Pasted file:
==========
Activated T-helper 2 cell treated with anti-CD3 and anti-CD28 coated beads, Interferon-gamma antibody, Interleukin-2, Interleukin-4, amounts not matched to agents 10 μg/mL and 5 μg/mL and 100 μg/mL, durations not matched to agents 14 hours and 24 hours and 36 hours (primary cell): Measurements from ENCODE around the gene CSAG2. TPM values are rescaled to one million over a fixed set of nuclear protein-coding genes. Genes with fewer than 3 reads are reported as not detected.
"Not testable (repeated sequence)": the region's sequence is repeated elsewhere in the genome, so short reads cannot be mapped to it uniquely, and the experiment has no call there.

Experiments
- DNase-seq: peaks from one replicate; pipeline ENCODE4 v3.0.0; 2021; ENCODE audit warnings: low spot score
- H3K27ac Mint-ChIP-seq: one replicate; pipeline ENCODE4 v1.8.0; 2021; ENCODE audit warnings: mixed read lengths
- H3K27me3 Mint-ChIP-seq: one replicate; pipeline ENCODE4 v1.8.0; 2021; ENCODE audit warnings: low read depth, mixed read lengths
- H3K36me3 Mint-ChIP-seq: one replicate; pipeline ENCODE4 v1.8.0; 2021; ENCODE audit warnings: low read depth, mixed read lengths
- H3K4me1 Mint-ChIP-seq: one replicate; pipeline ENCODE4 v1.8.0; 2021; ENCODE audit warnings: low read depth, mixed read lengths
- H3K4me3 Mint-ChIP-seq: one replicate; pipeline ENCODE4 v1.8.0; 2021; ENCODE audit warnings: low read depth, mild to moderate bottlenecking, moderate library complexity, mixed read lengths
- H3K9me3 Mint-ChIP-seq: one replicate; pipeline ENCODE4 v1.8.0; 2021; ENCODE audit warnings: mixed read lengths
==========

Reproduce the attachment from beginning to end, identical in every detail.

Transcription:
Activated T-helper 2 cell treated with anti-CD3 and anti-CD28 coated beads, Interferon-gamma antibody, Interleukin-2, Interleukin-4, amounts not matched to agents 10 μg/mL and 5 μg/mL and 100 μg/mL, durations not matched to agents 14 hours and 24 hours and 36 hours (primary cell): Measurements from ENCODE around the gene CSAG2. TPM values are rescaled to one million over a fixed set of nuclear protein-coding genes. Genes with fewer than 3 reads are reported as not detected.
"Not testable (repeated sequence)": the region's sequence is repeated elsewhere in the genome, so short reads cannot be mapped to it uniquely, and the experiment has no call there.

Experiments
- DNase-seq: peaks from one replicate; pipeline ENCODE4 v3.0.0; 2021; ENCODE audit warnings: low spot score
- H3K27ac Mint-ChIP-seq: one replicate; pipeline ENCODE4 v1.8.0; 2021; ENCODE audit warnings: mixed read lengths
- H3K27me3 Mint-ChIP-seq: one replicate; pipeline ENCODE4 v1.8.0; 2021; ENCODE audit warnings: low read depth, mixed read lengths
- H3K36me3 Mint-ChIP-seq: one replicate; pipeline ENCODE4 v1.8.0; 2021; ENCODE audit warnings: low read depth, mixed read lengths
- H3K4me1 Mint-ChIP-seq: one replicate; pipeline ENCODE4 v1.8.0; 2021; ENCODE audit warnings: low read depth, mixed read lengths
- H3K4me3 Mint-ChIP-seq: one replicate; pipeline ENCODE4 v1.8.0; 2021; ENCODE audit warnings: low read depth, mild to moderate bottlenecking, moderate library complexity, mixed read lengths
- H3K9me3 Mint-ChIP-seq: one replicate; pipeline ENCODE4 v1.8.0; 2021; ENCODE audit warnings: mixed read lengths